Baidu researchers published a paper on the 3.0 version of Enhanced Language RepresentatioN with Informative Entities (ERNIE), a deep-learning model for natural language processing (NLP). The model has 10B parameters and outperformed the human baseline score on the SuperGLUE benchmark, achieving a new state-of-the-art result.
In a blog post on Baidu’s website, the model and various trials were described. ERNIE’s training data incorporates structured knowledge graph data, which helps the model output more coherent responses, unlike most other deep-learning NLP models trained only on unstructured text.
The model consists of a “backbone,” Transformer-XL, to encode the input to a latent representation, along with two different decoder networks: one for (NLU) natural language understanding and other for (NLG) natural language generation
ERNIE not only established a new high score on SuperGLUE, displacing Microsoft and Google, but he also set new high scores on 54 Chinese-language NLP tasks.
Although big deep-learning models trained solely on text, such as OpenAI’s GPT-3 or Google’s T5, excel at a wide range of tasks, researchers have discovered that these models struggle with particular NLU tasks that need world knowledge not contained in the input text.
To solve this, Tsinghua University researchers released the first version of ERNIE. This model combines text and knowledge graph data in early 2019, while Baidu released the 2.0 version later that year, the first model to score greater than 90 on the GLUE benchmark.
ERNIE 3.0 is a deep neural network that can be trained on text using the same unsupervised techniques used for other models, such as GPT-3. The Baidu team created a new pre-training task called universal knowledge-text prediction (UKTP) to incorporate knowledge graph data into the training process. In this task, the model is given a sentence from an encyclopedia and a knowledge graph representation of the sentence. Part of the data is randomly masked; the model must then predict the correct value for the masked data. Overall, the training dataset was 4TB, the most extensive Chinese text corpus to date, according to Baidu.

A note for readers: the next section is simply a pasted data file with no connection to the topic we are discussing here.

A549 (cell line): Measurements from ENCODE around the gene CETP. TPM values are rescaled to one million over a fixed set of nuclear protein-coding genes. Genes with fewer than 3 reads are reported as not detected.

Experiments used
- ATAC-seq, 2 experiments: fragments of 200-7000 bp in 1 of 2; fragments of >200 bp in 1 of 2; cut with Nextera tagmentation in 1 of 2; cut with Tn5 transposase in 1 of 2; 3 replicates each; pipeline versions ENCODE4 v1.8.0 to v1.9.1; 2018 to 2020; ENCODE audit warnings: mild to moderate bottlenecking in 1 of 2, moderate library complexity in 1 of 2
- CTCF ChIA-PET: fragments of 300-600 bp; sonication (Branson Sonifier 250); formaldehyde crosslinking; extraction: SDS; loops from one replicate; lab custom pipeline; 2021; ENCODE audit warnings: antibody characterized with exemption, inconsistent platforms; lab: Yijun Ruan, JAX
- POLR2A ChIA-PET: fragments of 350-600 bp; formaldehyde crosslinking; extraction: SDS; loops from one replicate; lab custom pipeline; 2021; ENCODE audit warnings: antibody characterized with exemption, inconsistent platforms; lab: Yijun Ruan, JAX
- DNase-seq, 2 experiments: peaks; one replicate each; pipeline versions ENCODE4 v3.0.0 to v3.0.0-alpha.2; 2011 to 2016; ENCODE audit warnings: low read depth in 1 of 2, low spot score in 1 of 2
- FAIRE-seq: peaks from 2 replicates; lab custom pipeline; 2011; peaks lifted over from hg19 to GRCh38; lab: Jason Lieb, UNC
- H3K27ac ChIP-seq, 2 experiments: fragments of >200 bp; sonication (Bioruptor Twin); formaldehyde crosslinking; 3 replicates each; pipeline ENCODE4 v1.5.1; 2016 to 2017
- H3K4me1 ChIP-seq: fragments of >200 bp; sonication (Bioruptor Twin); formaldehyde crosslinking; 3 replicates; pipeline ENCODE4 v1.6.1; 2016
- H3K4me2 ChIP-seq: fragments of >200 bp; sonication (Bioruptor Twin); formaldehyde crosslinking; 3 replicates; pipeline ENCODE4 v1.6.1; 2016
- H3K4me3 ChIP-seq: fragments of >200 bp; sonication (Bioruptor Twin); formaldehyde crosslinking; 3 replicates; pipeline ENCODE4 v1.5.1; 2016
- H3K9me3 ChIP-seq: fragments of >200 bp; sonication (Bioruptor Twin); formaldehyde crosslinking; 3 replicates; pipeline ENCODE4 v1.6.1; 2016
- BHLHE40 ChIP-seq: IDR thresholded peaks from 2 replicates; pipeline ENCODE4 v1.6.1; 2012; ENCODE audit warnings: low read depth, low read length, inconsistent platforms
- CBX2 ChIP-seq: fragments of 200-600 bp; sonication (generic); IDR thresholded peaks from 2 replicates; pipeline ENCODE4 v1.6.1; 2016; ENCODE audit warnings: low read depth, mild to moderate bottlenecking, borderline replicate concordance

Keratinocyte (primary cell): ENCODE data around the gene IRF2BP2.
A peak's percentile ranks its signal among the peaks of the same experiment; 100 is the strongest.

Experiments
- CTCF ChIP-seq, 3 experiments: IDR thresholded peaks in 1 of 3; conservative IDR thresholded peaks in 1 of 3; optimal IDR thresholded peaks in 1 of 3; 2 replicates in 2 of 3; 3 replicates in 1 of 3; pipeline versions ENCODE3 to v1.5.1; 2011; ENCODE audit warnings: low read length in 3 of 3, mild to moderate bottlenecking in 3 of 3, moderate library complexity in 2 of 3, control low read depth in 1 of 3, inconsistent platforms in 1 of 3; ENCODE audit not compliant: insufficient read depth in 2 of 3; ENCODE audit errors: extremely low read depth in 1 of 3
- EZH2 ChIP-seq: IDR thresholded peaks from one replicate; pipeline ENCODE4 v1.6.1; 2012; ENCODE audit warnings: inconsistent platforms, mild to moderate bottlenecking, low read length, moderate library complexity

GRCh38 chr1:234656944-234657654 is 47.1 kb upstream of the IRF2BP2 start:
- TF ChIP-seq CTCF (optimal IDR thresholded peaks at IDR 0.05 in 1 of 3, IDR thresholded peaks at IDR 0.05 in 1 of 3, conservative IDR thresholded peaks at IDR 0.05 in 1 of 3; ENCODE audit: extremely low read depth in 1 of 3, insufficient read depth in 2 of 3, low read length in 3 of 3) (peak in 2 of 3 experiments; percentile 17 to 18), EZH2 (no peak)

ERNIE’s performance was assessed on a variety of downstream tasks by the researchers. The team trained NLU on 45 different datasets for 14 different tasks, including sentiment analysis, news classification, named-entity identification, and document retrieval. Text summarization, closed-book question answering, machine translation, and dialogue synthesis are among the nine datasets and seven tasks for NLG. ERNIE set new state-of-the-art performance scores on every task. To measure zero-shot NLG performance, human annotators were asked to score the output from ERNIE and three other models. According to these results, ERNIE generated “the most coherent, fluent and accurate texts on average.”
MIT researchers recently integrated a GPT-3 deep-learning model with a symbolic world state model to improve the coherence of GPT-3’s text generation, and Berkeley researchers combined a neural question-answering system with Dr. Fill, a “traditional AI” crossword-puzzle solver.
Although Baidu has not shared the code and models for ERNIE 3.0, version 2.0 is available on GitHub. On Baidu’s website, there is also an interactive demo of ERNIE 3.0.
Github ERNIE 2: https://github.com/PaddlePaddle/ERNIE
BAIDU Blog: http://research.baidu.com/Blog/index-view?id=160